Thursday, November 03, 2011

Counseling memorandum and disciplinary action


Hoffman v Village of Sidney, 652 NYS2d 346 

In a number of instances, counseling memoranda have been challenged on the theory that the employer's issuing a counseling memorandum, in and of itself, constitutes disciplinary action. The courts have rejected the notion that such an effort on the part of the employer to correct employee behavior constitutes discipline. In Hoffman, the Appellate Division ruled that an employee is not entitled to a hearing before a letter critical of his or her performance is placed in his or her personnel file, where no punishment is involved.

As to Taylor Law considerations, PERB has recognized the difference between criticism of employee performance and disciplinary action. In Port Jefferson Union Free School District v United Aides and Assistants,U-5713, PERB rejected a union's claim that every written criticism of an employee was a "reprimand."

The absence of the imposition of any punishment on the employee appears to be the key in determining if a counseling memorandum is, in fact, a subterfuge for disciplinary action. Further, courts typically view term "penalty" to mean one of the statutory penalties authorized by §75 of the Civil Service Law or a similar statute.

The issue of whether the employer’s action constituted constructive criticism or discipline was considered by the Commissioner of Education. in Matter of Fusco, Comm. of Ed. Decision 14,396 and in Matter of Irving, Comm. of Ed. Decision 14,373. In the opinion of the Commissioner of Education, the employers "crossed the line" in both the Fusco and Irving cases.

The Fusco Case:

The Commissioner said that while the general rule is that personnel given critical administrative evaluations by a supervisor are not entitled to Section 3020-a protections, a disciplinary reprimand may not be issued without a finding of misconduct pursuant to Section 3020-a.

In Fusco’s case the Commissioner found that despite the board's representation that the challenged evaluation was "intended to encourage positive change" in Fusco's performance, it "contains no constructive criticism or a single suggestion for improvement." Rather, said the Commissioner, the memorandum focused on "castigating [Fusco] for prior alleged misconduct."

Instead of "constructive criticism," the Commissioner concluded that the evaluation "chastised [Fusco] for serious misconduct," including "improper release of confidential information, harassment of staff members, damaging district/union relationships...and poor leadership."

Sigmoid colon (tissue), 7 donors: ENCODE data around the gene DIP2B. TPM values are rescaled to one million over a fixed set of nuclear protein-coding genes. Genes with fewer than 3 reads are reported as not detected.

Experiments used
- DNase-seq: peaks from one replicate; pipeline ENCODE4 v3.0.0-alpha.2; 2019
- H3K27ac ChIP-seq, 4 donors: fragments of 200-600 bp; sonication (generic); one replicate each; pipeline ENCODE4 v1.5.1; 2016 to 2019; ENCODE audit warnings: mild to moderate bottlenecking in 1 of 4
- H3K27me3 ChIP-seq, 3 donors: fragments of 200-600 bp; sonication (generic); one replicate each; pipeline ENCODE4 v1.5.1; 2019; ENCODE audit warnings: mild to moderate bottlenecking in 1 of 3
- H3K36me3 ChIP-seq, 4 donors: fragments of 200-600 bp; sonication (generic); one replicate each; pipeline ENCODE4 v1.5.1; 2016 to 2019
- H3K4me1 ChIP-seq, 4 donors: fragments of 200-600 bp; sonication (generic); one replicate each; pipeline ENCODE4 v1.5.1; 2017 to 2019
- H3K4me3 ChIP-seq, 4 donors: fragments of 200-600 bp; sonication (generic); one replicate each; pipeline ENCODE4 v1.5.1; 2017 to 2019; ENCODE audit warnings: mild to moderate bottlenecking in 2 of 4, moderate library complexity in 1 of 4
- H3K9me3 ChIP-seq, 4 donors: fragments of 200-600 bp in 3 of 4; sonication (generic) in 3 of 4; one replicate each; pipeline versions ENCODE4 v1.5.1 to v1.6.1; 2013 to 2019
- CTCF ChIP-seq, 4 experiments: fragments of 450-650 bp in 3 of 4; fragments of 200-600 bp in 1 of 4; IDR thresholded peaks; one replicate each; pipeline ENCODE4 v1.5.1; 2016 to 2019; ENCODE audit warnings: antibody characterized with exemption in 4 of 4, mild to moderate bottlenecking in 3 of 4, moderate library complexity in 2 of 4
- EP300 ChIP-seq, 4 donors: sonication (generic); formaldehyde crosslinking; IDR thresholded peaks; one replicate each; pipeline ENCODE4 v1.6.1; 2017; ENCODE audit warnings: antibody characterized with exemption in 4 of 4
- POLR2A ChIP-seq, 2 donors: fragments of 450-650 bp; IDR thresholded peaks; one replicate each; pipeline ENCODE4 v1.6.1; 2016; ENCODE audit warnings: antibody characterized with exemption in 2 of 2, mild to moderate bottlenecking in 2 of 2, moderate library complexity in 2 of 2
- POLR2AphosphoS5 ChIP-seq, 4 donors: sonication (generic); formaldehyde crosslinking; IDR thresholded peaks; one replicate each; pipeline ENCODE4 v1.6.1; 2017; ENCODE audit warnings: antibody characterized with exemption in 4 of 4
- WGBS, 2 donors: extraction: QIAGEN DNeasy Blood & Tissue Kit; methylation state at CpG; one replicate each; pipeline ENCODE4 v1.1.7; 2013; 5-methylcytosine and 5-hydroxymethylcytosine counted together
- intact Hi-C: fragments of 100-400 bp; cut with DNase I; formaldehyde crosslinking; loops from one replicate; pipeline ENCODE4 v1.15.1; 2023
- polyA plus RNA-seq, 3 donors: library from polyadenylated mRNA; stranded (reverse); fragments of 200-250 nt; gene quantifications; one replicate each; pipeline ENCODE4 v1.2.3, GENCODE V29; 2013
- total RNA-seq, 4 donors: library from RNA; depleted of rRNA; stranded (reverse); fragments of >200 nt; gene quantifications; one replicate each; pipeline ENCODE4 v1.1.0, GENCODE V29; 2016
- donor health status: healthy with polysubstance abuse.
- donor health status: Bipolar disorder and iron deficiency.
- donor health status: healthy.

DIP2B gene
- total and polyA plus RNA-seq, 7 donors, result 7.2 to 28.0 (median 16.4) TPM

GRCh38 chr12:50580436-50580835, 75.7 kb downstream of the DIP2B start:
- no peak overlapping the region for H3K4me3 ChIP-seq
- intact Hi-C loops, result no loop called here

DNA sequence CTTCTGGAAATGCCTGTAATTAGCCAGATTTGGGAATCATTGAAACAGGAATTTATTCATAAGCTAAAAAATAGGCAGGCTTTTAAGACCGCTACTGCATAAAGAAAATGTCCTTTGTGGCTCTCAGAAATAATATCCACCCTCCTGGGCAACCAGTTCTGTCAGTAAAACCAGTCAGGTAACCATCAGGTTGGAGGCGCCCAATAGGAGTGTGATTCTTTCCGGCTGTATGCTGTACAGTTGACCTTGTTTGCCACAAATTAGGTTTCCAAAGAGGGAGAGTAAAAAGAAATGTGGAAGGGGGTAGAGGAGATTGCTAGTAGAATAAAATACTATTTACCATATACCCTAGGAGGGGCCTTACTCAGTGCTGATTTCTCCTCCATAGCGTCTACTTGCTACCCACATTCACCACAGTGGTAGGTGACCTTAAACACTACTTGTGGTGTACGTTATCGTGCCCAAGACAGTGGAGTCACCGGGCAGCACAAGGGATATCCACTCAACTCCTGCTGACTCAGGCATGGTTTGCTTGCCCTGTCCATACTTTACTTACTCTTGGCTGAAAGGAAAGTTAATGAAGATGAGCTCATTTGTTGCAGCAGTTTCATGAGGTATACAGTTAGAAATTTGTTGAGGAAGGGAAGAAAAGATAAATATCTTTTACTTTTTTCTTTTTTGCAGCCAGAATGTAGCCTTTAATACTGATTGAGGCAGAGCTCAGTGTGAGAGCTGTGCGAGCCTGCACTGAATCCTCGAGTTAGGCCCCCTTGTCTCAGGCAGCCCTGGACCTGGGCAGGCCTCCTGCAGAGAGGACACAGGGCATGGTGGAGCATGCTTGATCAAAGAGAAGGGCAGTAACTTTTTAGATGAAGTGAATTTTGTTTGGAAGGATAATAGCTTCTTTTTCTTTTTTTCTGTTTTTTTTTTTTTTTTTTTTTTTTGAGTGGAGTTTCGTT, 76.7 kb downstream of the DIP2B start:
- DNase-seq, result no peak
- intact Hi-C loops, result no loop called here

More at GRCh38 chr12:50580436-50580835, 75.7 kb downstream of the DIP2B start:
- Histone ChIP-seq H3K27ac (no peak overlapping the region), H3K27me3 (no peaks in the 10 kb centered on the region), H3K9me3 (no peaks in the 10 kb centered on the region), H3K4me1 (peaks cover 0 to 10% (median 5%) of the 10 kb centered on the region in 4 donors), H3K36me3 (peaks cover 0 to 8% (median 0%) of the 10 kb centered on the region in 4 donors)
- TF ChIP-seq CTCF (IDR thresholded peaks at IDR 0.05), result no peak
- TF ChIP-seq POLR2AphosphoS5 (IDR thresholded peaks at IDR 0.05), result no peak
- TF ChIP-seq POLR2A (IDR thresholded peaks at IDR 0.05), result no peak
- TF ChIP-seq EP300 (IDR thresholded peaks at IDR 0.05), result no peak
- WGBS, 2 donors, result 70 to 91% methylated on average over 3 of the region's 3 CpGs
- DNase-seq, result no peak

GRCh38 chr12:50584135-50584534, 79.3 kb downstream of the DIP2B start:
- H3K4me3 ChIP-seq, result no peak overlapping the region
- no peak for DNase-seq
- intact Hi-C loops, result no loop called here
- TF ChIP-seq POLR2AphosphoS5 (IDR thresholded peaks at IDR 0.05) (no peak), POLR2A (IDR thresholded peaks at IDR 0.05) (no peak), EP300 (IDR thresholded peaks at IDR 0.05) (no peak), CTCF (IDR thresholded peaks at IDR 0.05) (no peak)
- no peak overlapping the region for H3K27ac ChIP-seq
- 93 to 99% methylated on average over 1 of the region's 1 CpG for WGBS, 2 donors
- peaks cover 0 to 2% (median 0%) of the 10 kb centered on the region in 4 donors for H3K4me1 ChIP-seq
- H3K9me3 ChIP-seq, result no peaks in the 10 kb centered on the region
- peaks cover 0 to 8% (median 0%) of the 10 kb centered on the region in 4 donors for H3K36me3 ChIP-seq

The Irving Case

In deciding Irving’s appeal, the Commissioner said that “The record convinces me that disciplinary action was taken and that Irving, a school principal, was deprived of her rights under Education Law Section 3020-a.

Conceding that Sections 1711 and 2508 of the Education Law authorize a superintendent to transfer personnel, the problem here, said the Commissioner, was that Irving's alleged misconduct. i.e., "staff mistreatment" and "parental mistreatment," were the only reasons for reassigning and demoting Irving set out in the record. The Commissioner pointed out that the several meetings between the Superintendent and Irving, and the Superintendent and the board, and the two letters given to Irving by the Superintendent, "are all part of a single process, and it is inescapable that the sole reason for [Irving's] transfer was her alleged misconduct as a principal."

Considering all of these circumstances as a whole, the Commissioner concluded that Irving was entitled to the protections of Section 3020-a, including the right to contest formal charges, "and those rights have been violated here."

Rejecting the district's argument that Irving's "transfer was for the good of the district" and thus not disciplinary in nature, the Commissioner said this theory "misses the mark." He observed, "one would hope that every school district disciplinary action or proceeding, taken in good faith, is for the good of the district."

Another concern: A "counseling memorandum" is placed in an individual's personnel file and later disciplinary charges involving the same event(s) are served upon the individual. Does including the events set out in the counseling memorandum in the charges constitute "double jeopardy?" No, according to the Court of Appeal's rulings in Holt v Board of Education, 52 NY2d 625 and in Patterson v Smith, 53 NY2d 98.

In these cases the court indicated that in the event an employer includes allegations based on the employee's conduct that earlier resulted in the issuing of a counseling memorandum in the charges or specifications filed against the individual in a statutory or contractual disciplinary proceeding, the inclusion of allegations in the charges and specifications involving such prior conduct does not constitute "double jeopardy."

Handbooks focusing on State and Municipal Public Personnel Law continue to be available for purchase via the links provided below:

The Discipline Book at http://thedisciplinebook.blogspot.com/

Challenging Adverse Personnel Decisions at http://nypplarchives.blogspot.com

The Disability Benefits E-book: at http://section207.blogspot.com/

Layoff, Preferred Lists at http://nylayoff.blogspot.com/

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